WASHINGTON -- More U.S. special forces entered Afghanistan to support anti-Taliban rebels as top commanders said Sunday the Taliban government is weakening but still controls substantial troops that will take time to thin out and conquer.
''We're setting in for the long haul,'' said Air Force Gen. Richard Myers, the chairman of the Joint Chiefs of Staff.
''We are going to continue to resupply'' the anti-Taliban fighters of the opposition northern alliance ''right through the winter,'' Myers said. ''We think that they have every chance of prevailing.''
The general said a couple more teams of special forces were inserted in Afghanistan the last few days. Defense Secretary Donald Rumsfeld said last week he hoped to at least triple the number of special forces inside Afghanistan, now believed to number between 100 and 200.
The teams are working with opposition leaders and ''the more teams we get on the ground, the more effectively we'll bring air power to bear on the Taliban lines,'' Myers said on NBC's ''Meet the Press.''
The teams are likely to include Green Berets, U.S. Army commandos who specialize in advising foreign troops. Special forces on the ground can also find hidden targets for U.S. airstrikes.
The Pentagon said Sunday that U.S. bombing over the weekend focused on targets close to four key cities near the Taliban front lines with northern alliance rebels: Bagram, Taloqan, Konduz, and Mazar-e-Sharif.
The northern alliance claims to have launched a major offensive near Mazar-e-Sharif. Capture of that city by anti-Taliban forces would open a major supply route from Uzbekistan and Tajikistan.
U.S. bombs also targeted caves and tunnels suspected as Taliban and al-Qaida hideouts.
In Pakistan, Defense Secretary Donald H. Rumsfeld said that four weeks of U.S. bombing have weakened the Taliban's ability to operate as a government.
The Taliban are ''using their power in enclaves throughout the country to impose their will on the Afghan people,'' but are not making ''major military moves,'' Rumsfeld said. ''The Taliban (are) not really functioning as a government.''
Myers said the United States has taken down Taliban air defenses, their transportation for resupplying their troops and their communications.
''They have a substantial force left, but at this point that's exactly what we expected,'' Myers said.
Myers and Army Gen. Tommy Franks, commander of U.S. forces in the war, declined to say whether it would take a major deployment of U.S. ground troops to topple the Taliban.
Appearing on ABC's ''This Week,'' Franks was asked whether he would rule out the use of a large number of ground forces. ''Absolutely not,'' he replied.
Members of Congress said it is too early to tell how long the war will last or whether more ground troops will be needed.
''I think our enemies, the more they're convinced that we're in this for the long haul, the shorter this thing'' may last, said Sen. John McCain, R-Ariz., on ''Fox News Sunday.''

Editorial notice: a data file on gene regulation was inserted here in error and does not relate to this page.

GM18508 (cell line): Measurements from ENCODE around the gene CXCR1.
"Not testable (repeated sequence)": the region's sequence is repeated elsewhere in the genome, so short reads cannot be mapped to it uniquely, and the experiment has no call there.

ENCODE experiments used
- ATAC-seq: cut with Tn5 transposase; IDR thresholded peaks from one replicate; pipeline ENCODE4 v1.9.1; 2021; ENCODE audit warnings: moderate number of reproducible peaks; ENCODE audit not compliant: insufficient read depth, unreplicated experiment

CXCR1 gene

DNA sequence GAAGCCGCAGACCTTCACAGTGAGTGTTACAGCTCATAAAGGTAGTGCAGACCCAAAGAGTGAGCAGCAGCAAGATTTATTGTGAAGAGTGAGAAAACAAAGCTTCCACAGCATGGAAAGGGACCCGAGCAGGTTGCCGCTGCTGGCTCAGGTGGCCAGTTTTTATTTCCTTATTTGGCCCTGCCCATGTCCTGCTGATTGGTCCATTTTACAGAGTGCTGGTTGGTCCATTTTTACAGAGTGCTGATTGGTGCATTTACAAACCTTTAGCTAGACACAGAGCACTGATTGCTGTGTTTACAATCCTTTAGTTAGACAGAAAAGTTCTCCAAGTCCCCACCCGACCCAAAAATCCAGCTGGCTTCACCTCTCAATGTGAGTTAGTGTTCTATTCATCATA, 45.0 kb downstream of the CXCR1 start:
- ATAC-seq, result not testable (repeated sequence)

Added Democratic Sen. Joseph Biden, the Foreign Relations Committee chairman: ''It may very well be that as things move on,'' administration officials ''have to insert, or at least contemplate, a larger infusion of ground forces.''
Joining Biden on CBS' ''Face the Nation,'' Sen. Chuck Hagel, R-Neb., said, ''I don't see where you're going to put a half a million men on the ground like we did in Vietnam or any of the large-scale efforts.''
In other developments:
n A Washington spokesperson for the northern alliance, Haron Amin, said preparations are under way for a multipronged attack on various fronts in the north of Afghanistan.
n Myers said ''there's a lot of planning going on right now'' concerning possible nuclear and biological threats from terrorists, including threats posed by Iraq's Saddam Hussein.
n A helicopter that crashed in bad weather Friday night in Afghanistan while attempting to rescue a sick soldier was identified as an MH-53, probably an Air Force ''Pave Low'' special forces troop carrier. Four crew members aboard the downed craft were injured, none critically, but were taken out by a second helicopter on the mission.
F-14 Tomcats from the USS Theodore Roosevelt destroyed the downed helicopter to prevent its wreckage from falling into enemy hands. On Saturday, two more helicopters returned to rescue the ill special forces operative and succeeded in flying him out.
n Franks and Myers took issue with a report in The New Yorker that 12 members of the Army's super-secret Delta Force special operations unit were injured -- three seriously -- in a raid Oct. 20 of a house used by Taliban leader Mullah Mohammed Omar.
The magazine said 100 soldiers in the raid faced more resistance from Taliban forces than expected and had to fight their way to safety, according to the magazine.
Myers said that while ''the Taliban probably did return fire'' that overall, ''there was no resistance. The Taliban were in complete disarray.''
''We had a bunch of these young people who had scratches and bumps and knocks from rocks ... so it's probably accurate to say that maybe five or maybe 25 people were 'wounded,''' Franks said. ''We had no one wounded by enemy fire and I think that is probably worthwhile noting.''
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